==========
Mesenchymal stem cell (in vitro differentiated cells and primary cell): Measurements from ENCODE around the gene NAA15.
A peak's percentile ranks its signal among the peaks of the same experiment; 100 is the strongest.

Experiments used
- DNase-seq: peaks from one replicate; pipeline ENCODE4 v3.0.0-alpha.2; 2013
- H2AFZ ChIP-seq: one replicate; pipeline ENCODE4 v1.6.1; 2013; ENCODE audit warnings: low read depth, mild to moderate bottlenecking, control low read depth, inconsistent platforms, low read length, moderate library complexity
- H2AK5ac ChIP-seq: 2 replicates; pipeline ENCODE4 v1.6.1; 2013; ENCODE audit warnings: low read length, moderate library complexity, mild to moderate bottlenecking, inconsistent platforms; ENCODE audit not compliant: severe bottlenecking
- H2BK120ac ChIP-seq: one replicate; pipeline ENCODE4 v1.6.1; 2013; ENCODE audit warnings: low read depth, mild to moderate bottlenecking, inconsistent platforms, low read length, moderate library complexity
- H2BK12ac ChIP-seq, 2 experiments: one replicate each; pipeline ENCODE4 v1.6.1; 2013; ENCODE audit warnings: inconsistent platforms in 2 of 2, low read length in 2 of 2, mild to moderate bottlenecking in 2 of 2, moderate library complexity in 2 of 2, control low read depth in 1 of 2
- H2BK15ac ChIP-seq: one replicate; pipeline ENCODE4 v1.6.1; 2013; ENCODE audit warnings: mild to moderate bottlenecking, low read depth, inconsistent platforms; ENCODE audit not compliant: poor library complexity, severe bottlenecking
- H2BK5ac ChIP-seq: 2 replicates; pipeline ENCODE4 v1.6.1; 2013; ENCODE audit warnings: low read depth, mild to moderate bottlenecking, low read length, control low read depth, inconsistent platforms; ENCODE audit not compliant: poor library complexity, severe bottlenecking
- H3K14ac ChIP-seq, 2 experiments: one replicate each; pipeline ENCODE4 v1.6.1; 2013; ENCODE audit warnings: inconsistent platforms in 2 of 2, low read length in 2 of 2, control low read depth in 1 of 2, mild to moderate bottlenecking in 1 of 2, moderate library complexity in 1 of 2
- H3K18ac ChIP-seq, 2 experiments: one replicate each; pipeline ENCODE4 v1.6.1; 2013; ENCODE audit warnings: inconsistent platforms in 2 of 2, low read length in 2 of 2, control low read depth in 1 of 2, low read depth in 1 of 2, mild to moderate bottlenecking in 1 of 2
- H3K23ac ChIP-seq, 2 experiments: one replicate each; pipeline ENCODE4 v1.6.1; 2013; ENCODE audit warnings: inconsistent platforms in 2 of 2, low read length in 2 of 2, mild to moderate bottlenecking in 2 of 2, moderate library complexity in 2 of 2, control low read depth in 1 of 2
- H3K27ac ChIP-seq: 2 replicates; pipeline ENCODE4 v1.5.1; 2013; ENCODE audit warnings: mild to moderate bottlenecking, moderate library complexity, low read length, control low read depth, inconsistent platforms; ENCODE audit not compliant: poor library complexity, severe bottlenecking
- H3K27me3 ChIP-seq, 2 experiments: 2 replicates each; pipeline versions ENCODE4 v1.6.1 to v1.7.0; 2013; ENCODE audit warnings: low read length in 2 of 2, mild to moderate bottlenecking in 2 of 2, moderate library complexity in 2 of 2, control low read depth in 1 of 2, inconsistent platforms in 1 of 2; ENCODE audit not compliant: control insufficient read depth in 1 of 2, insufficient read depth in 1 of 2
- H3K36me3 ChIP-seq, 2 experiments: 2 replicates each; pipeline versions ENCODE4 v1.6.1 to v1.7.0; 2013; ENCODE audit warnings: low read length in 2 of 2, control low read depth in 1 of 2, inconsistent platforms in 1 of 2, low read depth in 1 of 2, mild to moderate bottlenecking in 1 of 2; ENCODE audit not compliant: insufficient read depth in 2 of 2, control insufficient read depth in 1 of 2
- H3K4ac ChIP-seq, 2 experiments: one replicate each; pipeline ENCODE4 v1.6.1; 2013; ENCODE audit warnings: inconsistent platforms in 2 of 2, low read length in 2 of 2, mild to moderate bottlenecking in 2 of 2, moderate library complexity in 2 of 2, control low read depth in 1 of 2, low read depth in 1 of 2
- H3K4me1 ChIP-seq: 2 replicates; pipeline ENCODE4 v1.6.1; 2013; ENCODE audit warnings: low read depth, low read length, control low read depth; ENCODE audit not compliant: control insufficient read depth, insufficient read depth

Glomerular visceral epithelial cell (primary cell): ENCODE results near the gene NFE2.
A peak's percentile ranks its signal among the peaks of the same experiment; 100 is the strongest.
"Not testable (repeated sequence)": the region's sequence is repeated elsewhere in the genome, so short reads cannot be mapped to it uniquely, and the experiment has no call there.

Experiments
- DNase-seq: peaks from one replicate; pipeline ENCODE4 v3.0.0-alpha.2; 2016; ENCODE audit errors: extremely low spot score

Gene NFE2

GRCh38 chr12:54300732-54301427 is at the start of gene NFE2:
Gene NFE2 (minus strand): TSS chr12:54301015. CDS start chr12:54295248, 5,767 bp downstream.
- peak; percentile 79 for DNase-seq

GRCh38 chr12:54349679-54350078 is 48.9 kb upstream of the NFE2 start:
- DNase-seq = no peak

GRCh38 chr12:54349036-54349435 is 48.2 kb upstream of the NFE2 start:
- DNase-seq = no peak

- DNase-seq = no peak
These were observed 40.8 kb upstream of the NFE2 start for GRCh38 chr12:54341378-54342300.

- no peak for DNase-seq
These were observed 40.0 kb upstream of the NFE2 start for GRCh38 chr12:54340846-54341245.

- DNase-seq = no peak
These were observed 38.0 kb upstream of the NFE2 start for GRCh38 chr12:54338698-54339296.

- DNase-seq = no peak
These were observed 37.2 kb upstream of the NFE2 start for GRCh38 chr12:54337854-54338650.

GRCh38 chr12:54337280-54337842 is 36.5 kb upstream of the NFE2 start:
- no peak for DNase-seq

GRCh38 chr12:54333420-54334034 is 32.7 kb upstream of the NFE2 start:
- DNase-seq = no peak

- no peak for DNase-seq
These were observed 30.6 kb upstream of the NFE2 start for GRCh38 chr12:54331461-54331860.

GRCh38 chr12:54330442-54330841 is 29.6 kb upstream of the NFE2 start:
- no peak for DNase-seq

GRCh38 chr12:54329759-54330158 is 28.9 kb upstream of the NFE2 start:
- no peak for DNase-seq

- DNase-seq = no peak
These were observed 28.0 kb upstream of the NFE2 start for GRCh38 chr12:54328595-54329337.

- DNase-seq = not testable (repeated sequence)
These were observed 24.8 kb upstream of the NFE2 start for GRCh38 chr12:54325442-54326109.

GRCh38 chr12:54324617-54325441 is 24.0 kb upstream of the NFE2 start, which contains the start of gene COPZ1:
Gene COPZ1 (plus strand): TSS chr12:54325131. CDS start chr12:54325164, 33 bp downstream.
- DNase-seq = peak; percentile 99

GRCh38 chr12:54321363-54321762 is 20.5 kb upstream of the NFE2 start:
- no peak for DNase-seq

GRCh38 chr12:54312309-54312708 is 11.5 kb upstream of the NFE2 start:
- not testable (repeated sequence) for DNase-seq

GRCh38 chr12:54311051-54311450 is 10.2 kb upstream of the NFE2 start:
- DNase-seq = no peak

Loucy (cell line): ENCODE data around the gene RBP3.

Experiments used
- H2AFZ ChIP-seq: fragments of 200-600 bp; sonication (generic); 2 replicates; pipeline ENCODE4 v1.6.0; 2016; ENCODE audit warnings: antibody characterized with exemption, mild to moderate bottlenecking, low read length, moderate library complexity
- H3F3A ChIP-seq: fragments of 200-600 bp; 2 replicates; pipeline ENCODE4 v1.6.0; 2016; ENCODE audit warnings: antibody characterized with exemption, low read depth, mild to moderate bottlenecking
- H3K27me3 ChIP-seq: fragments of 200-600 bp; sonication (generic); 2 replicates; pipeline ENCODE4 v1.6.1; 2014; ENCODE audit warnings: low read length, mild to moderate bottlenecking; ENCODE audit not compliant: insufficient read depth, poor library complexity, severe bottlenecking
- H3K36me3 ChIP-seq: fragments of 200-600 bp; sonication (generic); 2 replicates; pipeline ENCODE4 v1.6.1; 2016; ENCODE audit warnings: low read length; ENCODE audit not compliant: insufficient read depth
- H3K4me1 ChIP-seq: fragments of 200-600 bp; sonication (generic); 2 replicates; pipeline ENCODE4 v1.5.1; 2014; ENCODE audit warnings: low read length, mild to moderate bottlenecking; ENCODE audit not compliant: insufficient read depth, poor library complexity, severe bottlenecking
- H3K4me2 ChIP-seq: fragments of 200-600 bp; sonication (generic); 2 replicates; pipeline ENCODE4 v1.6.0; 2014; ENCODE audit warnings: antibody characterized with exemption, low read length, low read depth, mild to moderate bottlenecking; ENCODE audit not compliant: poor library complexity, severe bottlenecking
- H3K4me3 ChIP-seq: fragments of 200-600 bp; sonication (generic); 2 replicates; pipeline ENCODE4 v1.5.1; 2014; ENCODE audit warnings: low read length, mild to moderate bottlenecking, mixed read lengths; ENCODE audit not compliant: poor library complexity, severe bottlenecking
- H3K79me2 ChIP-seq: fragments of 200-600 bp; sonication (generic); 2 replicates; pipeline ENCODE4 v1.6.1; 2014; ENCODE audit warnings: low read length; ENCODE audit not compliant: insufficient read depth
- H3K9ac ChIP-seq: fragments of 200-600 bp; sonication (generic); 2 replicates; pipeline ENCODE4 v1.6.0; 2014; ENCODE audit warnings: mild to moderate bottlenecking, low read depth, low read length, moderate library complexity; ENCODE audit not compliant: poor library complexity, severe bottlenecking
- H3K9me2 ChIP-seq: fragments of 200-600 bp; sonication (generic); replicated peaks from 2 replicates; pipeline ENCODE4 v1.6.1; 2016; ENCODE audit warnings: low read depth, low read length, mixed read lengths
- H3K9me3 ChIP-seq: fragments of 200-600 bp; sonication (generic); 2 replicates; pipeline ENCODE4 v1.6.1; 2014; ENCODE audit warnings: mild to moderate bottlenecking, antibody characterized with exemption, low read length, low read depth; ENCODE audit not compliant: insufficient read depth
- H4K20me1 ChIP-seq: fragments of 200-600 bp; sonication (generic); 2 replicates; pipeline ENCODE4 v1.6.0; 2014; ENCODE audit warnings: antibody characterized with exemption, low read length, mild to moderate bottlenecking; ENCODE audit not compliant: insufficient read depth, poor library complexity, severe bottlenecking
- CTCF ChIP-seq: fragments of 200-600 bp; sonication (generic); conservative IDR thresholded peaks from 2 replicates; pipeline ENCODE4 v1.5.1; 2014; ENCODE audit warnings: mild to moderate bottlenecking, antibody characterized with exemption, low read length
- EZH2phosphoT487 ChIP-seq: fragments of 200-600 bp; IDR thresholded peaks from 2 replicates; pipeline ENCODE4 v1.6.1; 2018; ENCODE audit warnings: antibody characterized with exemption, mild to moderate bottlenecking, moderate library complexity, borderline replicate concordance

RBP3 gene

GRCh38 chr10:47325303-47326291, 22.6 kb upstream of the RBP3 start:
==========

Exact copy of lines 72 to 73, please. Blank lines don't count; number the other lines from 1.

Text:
- H3K79me2 ChIP-seq: fragments of 200-600 bp; sonication (generic); 2 replicates; pipeline ENCODE4 v1.6.1; 2014; ENCODE audit warnings: low read length; ENCODE audit not compliant: insufficient read depth
- H3K9ac ChIP-seq: fragments of 200-600 bp; sonication (generic); 2 replicates; pipeline ENCODE4 v1.6.0; 2014; ENCODE audit warnings: mild to moderate bottlenecking, low read depth, low read length, moderate library complexity; ENCODE audit not compliant: poor library complexity, severe bottlenecking